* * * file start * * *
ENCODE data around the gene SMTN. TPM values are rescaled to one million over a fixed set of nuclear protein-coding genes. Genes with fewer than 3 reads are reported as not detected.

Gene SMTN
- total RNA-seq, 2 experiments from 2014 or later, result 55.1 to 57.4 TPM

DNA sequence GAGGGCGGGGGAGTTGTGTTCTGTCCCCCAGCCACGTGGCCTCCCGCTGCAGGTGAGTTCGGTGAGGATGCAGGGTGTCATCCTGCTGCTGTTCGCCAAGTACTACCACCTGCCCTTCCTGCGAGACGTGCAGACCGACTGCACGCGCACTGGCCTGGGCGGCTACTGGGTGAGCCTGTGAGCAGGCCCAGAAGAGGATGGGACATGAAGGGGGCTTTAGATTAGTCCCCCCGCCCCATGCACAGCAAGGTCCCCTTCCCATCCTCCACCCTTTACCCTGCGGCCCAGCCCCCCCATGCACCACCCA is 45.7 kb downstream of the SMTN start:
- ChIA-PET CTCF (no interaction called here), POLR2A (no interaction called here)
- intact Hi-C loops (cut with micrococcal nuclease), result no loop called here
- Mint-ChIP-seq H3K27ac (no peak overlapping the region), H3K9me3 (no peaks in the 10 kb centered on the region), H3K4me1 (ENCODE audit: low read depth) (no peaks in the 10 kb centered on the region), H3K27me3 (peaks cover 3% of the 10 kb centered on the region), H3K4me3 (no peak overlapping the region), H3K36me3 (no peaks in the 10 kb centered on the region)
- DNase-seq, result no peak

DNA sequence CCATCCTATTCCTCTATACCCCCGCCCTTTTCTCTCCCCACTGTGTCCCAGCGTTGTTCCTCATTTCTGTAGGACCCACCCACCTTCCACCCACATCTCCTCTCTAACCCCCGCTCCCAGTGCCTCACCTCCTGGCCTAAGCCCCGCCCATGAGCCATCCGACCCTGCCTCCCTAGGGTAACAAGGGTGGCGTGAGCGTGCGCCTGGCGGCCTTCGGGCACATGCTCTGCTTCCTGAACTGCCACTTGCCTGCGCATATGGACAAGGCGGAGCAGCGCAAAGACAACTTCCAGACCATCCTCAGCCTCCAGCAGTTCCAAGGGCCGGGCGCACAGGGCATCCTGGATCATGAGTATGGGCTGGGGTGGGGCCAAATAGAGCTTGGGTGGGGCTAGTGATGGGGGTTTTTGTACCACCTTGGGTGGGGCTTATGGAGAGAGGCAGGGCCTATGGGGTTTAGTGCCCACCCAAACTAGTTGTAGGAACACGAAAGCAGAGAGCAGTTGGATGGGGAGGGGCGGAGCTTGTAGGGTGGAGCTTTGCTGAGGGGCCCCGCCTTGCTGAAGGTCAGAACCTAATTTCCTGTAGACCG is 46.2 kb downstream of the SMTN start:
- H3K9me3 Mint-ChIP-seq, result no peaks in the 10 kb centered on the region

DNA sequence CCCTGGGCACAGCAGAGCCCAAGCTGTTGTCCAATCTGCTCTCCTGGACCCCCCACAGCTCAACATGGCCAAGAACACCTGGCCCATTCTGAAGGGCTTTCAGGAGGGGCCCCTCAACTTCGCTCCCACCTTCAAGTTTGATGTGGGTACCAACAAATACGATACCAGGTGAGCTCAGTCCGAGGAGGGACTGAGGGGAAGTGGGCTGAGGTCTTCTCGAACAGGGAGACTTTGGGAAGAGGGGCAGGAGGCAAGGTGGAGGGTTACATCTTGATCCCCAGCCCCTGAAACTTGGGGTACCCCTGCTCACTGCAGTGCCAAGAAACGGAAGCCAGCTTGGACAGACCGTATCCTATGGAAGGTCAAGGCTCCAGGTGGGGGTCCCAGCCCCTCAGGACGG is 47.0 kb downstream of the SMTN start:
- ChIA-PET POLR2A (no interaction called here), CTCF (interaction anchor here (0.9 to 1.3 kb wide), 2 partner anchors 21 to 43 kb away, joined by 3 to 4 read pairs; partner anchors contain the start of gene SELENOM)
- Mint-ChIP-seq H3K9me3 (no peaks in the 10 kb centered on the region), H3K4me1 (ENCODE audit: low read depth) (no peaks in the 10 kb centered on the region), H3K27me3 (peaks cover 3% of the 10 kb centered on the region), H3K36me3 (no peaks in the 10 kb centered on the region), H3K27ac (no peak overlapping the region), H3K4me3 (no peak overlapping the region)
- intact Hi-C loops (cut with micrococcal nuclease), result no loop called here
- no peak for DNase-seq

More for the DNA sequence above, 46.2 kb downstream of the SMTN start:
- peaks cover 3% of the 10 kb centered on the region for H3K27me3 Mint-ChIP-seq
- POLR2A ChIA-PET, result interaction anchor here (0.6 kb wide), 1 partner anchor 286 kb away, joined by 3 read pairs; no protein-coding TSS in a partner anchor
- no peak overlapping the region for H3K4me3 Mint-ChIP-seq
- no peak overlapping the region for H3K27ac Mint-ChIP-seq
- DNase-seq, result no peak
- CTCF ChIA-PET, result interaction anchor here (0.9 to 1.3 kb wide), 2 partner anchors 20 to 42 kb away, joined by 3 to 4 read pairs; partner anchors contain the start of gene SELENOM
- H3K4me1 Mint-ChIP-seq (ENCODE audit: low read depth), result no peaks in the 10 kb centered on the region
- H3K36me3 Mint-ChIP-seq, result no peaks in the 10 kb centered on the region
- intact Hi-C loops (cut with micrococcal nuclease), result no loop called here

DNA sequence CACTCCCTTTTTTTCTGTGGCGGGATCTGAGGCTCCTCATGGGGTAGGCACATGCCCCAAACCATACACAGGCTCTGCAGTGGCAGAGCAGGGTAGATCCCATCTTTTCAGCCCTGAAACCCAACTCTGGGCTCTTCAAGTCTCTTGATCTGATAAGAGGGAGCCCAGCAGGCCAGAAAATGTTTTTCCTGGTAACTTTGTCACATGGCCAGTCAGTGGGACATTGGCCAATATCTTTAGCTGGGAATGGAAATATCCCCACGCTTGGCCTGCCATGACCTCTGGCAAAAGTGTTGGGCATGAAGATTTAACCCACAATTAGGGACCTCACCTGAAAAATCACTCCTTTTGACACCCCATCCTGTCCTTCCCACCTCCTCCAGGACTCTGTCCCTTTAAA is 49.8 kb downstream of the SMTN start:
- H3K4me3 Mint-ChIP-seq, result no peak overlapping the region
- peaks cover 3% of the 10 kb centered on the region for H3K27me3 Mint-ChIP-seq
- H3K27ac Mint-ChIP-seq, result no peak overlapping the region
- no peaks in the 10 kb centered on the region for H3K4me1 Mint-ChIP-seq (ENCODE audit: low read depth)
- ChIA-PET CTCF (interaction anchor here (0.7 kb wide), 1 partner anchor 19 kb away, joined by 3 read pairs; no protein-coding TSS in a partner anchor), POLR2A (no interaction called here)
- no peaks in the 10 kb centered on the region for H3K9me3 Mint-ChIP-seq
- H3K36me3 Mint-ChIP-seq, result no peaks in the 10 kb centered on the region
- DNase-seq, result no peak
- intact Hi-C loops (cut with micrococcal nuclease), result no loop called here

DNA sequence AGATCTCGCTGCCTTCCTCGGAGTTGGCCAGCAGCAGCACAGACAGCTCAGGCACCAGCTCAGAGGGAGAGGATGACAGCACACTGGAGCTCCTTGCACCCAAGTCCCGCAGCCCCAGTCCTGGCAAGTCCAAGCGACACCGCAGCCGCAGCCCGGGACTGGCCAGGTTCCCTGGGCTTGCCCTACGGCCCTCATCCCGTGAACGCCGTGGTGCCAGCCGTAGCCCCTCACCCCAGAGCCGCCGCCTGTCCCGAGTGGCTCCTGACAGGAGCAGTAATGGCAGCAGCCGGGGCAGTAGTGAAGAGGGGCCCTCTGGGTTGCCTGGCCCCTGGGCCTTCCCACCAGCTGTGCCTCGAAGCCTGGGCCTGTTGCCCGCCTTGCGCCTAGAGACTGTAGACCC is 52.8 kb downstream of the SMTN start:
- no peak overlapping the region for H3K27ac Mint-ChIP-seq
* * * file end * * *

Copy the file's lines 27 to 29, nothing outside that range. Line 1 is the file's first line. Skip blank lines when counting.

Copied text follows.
- H3K4me3 Mint-ChIP-seq, result no peak overlapping the region
- peaks cover 3% of the 10 kb centered on the region for H3K27me3 Mint-ChIP-seq
- H3K27ac Mint-ChIP-seq, result no peak overlapping the region